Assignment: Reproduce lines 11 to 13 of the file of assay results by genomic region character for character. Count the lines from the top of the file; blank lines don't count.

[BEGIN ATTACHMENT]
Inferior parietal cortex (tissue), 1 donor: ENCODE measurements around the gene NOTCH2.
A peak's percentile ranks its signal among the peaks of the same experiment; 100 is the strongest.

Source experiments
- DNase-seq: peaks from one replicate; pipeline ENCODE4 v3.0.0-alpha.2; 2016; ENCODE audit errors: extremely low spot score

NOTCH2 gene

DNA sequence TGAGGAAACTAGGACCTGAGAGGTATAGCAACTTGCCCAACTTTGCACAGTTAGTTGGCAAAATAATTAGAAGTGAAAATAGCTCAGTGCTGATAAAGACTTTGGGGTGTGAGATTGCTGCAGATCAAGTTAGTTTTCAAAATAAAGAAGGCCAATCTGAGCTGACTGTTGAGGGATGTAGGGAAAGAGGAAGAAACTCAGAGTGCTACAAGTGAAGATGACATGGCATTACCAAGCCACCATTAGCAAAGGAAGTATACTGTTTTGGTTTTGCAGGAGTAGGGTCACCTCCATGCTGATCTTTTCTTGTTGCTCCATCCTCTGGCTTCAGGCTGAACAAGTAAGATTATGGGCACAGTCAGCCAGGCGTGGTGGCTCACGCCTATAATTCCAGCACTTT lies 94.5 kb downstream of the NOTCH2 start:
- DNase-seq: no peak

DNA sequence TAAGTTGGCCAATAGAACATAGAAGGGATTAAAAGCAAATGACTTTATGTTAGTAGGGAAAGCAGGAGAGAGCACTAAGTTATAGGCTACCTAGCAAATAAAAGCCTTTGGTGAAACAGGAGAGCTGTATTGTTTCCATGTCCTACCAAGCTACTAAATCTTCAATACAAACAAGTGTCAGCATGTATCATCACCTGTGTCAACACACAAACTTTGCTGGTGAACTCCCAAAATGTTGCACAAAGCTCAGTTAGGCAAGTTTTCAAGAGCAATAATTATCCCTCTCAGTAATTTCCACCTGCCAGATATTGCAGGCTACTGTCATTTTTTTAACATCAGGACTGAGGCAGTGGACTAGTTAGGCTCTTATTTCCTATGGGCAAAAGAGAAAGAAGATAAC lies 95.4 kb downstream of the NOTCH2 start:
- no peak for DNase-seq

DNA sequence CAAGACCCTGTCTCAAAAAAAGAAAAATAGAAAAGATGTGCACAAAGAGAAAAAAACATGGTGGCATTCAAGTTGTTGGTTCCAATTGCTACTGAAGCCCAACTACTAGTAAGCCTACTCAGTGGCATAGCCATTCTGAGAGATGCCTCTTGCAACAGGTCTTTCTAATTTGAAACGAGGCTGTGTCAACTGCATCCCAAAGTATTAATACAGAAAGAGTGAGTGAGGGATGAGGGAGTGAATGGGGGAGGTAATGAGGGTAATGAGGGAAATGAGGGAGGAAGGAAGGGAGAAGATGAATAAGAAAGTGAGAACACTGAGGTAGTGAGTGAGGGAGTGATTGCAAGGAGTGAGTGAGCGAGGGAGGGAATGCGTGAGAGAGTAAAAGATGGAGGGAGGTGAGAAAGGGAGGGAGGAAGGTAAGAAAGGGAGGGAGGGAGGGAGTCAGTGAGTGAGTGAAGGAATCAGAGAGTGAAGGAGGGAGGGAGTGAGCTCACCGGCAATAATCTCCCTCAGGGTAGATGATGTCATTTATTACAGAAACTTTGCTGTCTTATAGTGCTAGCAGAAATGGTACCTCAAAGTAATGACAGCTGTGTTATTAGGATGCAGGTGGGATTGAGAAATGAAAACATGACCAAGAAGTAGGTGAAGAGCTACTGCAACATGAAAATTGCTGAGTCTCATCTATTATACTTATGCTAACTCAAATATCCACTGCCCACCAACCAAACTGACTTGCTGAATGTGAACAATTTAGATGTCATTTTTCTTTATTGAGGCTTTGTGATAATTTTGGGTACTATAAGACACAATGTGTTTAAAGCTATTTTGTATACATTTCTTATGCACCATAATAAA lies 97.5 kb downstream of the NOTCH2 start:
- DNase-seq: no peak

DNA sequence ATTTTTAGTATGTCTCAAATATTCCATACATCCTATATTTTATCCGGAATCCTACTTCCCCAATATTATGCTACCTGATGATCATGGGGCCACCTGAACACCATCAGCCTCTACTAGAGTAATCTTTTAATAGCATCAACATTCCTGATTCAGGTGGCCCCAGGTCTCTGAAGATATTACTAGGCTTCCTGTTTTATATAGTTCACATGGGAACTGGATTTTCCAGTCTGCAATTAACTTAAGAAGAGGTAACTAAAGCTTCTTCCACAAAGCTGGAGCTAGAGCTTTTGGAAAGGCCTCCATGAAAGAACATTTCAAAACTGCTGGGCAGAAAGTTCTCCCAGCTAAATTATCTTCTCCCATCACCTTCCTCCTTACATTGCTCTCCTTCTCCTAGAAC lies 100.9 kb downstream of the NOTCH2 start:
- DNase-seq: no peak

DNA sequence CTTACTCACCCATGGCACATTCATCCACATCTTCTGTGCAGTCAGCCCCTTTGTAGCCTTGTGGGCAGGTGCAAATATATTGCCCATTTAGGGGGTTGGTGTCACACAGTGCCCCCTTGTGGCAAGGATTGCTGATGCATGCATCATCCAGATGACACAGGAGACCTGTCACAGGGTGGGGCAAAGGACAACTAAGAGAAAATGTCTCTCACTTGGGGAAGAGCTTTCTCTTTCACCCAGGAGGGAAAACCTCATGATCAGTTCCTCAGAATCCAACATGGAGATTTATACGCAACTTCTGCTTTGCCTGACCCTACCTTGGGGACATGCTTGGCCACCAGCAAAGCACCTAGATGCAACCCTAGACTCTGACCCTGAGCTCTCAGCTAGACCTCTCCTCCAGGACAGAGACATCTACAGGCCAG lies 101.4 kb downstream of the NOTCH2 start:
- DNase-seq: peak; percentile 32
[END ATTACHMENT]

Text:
- DNase-seq: no peak

DNA sequence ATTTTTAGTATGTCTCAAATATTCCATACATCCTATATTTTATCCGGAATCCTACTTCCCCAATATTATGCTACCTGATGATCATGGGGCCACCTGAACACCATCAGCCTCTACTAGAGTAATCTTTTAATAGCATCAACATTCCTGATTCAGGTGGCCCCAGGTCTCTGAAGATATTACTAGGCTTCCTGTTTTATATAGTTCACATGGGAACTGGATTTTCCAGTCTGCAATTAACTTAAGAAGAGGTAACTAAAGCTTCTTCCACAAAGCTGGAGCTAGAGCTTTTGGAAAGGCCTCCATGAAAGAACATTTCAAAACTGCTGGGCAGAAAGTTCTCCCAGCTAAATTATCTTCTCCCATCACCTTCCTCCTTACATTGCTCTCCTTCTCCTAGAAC lies 100.9 kb downstream of the NOTCH2 start:
- DNase-seq: no peak